The outrage over the rape in Delhi seems to have triggered the creative instincts of Karnataka’s ministers in finding solutions for the harassment of women.
They mean well, but still, consider this advisory to students by the state higher education department. At a high-level meeting of university vice-chancellors, the department issued a 12-point advisory which included ‘character-building’ among students and organising ‘awareness workshops’ in colleges. Teachers were to impart lessons on morality at least twice a week. So far nothing to complain about, but then it went a step further and sought the development of ‘brotherly-sisterly’ feelings between students. After a row broke out on this bizarre ‘advice’, higher education minister CT Ravi said, “Promoting brotherly-sisterly feelings is not something new. Don’t we see girls tying rakhis to boys’ wrists on Raksha Bandhan?’’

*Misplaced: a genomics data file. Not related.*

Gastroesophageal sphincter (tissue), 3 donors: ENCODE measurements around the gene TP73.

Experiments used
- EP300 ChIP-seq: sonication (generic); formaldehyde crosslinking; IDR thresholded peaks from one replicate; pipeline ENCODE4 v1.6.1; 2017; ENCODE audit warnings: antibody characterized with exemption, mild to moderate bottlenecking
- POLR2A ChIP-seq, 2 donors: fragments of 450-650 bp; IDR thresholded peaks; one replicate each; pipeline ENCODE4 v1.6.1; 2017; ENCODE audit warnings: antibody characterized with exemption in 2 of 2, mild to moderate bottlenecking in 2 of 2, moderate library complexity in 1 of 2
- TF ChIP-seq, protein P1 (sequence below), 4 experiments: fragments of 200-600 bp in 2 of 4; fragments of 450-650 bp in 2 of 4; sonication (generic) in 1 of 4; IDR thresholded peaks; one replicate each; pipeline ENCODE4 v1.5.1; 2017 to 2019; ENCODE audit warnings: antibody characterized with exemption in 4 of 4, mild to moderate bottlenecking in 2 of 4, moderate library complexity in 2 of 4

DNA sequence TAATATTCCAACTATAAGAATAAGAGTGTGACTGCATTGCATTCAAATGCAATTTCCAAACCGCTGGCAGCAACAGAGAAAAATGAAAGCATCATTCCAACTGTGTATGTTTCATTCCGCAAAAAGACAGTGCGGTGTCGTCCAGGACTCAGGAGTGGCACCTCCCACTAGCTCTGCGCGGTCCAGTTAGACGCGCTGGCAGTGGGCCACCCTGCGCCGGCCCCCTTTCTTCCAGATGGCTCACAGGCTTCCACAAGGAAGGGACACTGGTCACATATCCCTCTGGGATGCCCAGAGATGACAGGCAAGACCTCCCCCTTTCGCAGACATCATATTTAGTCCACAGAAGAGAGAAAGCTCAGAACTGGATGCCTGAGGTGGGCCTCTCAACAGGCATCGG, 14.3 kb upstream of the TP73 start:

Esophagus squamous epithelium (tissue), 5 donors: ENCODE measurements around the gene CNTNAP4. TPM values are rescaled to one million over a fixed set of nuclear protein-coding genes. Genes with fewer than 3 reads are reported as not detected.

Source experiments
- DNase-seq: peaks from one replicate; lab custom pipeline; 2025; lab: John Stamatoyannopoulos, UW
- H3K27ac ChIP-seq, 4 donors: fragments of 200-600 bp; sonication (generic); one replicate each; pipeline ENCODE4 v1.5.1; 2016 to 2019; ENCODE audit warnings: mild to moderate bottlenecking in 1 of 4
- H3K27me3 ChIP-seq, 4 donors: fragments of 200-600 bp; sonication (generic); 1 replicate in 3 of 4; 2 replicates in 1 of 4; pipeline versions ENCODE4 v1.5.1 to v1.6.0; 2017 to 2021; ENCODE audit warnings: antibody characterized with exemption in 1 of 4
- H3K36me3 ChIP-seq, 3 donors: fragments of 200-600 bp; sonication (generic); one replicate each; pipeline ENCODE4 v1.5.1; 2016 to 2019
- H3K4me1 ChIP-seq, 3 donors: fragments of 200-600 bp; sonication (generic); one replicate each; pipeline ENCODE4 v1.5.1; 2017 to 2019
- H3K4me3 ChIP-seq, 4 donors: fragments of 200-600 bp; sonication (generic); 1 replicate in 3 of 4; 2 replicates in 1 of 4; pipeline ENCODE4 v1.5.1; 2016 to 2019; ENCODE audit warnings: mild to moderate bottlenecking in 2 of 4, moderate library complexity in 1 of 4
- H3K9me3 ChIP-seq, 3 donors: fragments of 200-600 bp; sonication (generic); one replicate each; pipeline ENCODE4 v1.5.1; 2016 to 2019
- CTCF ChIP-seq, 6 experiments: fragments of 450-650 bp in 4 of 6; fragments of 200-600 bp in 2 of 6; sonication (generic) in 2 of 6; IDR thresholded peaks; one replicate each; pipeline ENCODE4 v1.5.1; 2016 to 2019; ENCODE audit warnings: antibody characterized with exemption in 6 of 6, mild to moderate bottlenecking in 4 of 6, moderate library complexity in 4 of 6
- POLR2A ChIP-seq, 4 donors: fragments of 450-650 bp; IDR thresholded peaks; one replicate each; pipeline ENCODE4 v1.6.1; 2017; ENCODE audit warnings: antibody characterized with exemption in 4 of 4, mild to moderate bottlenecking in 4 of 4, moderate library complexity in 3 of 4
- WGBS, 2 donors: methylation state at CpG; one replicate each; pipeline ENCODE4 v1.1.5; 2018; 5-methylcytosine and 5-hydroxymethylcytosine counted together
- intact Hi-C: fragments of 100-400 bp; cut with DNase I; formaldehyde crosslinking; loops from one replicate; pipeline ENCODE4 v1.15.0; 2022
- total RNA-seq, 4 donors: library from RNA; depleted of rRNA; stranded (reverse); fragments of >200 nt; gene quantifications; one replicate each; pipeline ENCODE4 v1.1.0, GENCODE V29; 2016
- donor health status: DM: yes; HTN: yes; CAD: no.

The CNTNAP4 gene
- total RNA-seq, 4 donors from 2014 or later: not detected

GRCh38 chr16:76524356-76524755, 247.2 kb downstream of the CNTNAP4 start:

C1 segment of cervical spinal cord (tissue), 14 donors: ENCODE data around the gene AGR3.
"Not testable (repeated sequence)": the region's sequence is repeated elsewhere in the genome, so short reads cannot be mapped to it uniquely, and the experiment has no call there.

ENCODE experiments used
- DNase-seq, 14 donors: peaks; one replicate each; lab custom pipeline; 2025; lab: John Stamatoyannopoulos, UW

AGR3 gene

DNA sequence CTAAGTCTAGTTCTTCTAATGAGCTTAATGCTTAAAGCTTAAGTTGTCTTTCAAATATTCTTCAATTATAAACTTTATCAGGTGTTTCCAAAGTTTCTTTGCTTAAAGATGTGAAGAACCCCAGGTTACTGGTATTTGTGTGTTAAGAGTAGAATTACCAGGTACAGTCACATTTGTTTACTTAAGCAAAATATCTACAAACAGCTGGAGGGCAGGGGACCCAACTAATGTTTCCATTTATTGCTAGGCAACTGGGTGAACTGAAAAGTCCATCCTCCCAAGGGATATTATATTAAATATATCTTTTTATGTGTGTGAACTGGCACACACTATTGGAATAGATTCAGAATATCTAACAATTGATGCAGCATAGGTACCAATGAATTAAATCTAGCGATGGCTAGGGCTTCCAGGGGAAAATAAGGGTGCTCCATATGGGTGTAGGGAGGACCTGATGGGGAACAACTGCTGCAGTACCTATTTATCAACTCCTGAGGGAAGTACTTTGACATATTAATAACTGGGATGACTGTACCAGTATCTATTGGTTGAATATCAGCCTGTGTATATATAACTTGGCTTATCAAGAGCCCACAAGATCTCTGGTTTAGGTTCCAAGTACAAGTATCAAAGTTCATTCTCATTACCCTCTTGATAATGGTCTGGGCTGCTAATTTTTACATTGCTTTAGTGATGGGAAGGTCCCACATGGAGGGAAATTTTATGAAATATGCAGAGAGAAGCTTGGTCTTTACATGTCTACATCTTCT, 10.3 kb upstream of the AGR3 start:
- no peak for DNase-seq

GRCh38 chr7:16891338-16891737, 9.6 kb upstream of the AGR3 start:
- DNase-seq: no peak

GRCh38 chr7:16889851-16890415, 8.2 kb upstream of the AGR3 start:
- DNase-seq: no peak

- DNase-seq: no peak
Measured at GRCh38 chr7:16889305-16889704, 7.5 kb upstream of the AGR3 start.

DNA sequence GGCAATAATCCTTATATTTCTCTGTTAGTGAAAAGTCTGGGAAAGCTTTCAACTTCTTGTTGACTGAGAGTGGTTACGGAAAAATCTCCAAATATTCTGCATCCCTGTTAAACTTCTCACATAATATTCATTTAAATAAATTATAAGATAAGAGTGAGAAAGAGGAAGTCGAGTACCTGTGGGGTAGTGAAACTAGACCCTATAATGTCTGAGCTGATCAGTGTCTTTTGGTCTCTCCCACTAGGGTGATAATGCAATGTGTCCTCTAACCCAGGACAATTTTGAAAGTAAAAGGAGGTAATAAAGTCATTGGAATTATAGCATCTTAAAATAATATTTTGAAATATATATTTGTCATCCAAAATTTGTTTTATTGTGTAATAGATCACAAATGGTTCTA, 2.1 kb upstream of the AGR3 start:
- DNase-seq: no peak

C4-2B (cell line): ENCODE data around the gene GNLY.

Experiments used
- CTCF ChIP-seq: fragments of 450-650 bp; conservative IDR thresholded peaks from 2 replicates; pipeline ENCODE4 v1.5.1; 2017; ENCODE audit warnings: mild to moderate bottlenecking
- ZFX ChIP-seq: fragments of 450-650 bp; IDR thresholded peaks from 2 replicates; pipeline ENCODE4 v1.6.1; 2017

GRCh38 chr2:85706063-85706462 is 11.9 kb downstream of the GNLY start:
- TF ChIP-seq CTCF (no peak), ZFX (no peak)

Not to be upstaged by her male cabinet colleague, power minister Shobha Karandlaje announced that the 24/7 electricity consumers’ helpline in the state would also double as a women’s helpline. She reasoned that this complaints cell received fewer calls than anticipated and so it can be better utilised. This would be in addition to the dedicated women’s helpline, she added. She is yet to clarify how employees trained to answer questions about faulty bills will deal with issues like stalking.
With ministers getting so creative, everyone in government seemed to come up with interesting solutions for everything. This one had nothing to do with rape, but if you can count reduction of road accidents as part of women’s safety, then a motor vehicles inspector in Mangalore, GS Hegde, had a radical suggestion. He told autorickshaw drivers that they should have a small family photograph on the dashboard, reasoning that this would be a constant reminder of their responsibility. They would then drive more safely. And this would bring down accident rates. And maybe also evoke some brotherly feelings for female passengers sitting in the back.